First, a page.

March 25, 2009 in Nation/World

Offer made to level health premiums

Insurers’ move comes amid debate over having government-run program
Noam N. Levey And Lisa Girion Los Angeles Times
 

WASHINGTON – The country’s leading health insurers Tuesday offered to end their long-standing practice of charging sick customers higher premiums, proffering a significant concession in the face of mounting criticism of the industry here.

The offer from America’s Health Insurance Plans and the Blue Cross Blue Shield Association, whose member companies cover more than 200 million people in America, comes as lawmakers on Capitol Hill debate a new proposal to create a government-run insurance program.

And it underscored the pressure the industry faces from Congress and the Obama administration as policymakers move ahead with plans to reshape the nation’s health care system.

The industry’s underwriting policies are widely criticized for driving millions of people into the ranks of the uninsured.

Nationwide, the number of uninsured has increased by nearly 9 million since 1994, reaching 45.7 million, according to a study released Tuesday by the Robert Wood Johnson Foundation. The study also found that nearly one in five working adults is now uninsured.

Karen Ignagni, who heads America’s Health Insurance Plans, said Tuesday insurers want to help reverse that. “The private sector can rise to the challenge of solving these problems,” she said.

Ignagni and Blue Cross Blue Shield Association President Scott P. Serota made the offer in a letter to senior senators. But it came with a catch: The insurers said all Americans must first purchase health insurance to boost the size of the risk pool, a concept opposed by many consumer groups.

“By enacting an effective, enforceable requirement that all Americans assume responsibility to obtain and maintain health insurance, we believe we could guarantee issue coverage with no pre-existing condition exclusions and phase out the practice of varying premiums based on health status in the individual market,” they wrote.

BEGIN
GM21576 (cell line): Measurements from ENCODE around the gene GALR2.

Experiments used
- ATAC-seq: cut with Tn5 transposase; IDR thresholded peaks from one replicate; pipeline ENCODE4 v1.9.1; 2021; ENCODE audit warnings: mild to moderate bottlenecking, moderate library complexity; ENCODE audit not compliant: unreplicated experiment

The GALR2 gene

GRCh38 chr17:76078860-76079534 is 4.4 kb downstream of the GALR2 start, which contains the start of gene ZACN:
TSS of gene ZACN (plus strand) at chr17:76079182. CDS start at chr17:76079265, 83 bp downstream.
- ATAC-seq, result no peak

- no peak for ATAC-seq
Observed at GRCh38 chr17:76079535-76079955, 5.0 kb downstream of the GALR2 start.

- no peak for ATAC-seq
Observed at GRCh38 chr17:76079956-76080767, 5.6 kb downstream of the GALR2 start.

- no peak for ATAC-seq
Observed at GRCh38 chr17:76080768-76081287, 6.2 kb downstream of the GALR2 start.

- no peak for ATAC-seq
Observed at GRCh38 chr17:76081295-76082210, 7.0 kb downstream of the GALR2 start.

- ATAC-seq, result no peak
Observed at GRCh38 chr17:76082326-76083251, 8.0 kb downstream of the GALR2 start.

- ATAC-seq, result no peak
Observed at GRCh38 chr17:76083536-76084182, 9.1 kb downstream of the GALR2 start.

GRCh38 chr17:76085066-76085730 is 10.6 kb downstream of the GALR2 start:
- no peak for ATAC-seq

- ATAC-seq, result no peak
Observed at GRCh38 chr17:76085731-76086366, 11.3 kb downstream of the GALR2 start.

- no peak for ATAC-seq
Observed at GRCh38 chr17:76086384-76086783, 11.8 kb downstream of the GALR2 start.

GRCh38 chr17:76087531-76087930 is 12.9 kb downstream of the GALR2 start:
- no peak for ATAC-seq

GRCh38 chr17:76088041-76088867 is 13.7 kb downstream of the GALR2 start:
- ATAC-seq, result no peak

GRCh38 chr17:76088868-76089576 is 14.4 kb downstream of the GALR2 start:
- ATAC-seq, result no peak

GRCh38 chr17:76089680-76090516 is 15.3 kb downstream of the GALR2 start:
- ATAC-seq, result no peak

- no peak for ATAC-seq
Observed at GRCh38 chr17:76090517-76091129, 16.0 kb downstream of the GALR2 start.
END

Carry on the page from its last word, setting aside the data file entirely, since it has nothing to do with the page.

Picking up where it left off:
The two industry leaders said insurers would still need to vary rates based on age, family size and geography.

And they called for permission to offer discounts for people who engage in healthier behaviors such as quitting smoking and adhering to treatment programs for chronic diseases.

CRT Capital Group analyst Sheryl Skolnick, who follows the insurance industry, said the offer to forgo medically underwritten premiums may be a recognition by insurers that they need to “do what it takes” to get people back into the insurance market.

“I’m sure they want this to be seen as a major step forward in promoting reform,” Skolnick said. “I just want to know what the catch is.”

She said insurers have no doubt decided that they have more to gain by dropping variable pricing than by fighting to maintain it.

Ignagni would not say Tuesday if revenue lost by equalizing premiums between sick and healthy customers could be recouped by insurers in a larger market in which all Americans have to buy insurance.

Also unclear is whether insurers will be able to head off calls for a government-run insurance program with their proposal.

After years of horror stories of Americans denied coverage, many congressional Democrats are committed not only to stepping up regulation of the insurance market but also creating a so-called “public plan” to bring down the number of uninsured.

Such a plan, which liberal Democrats and interest groups say is required, would compete directly with private insurers.


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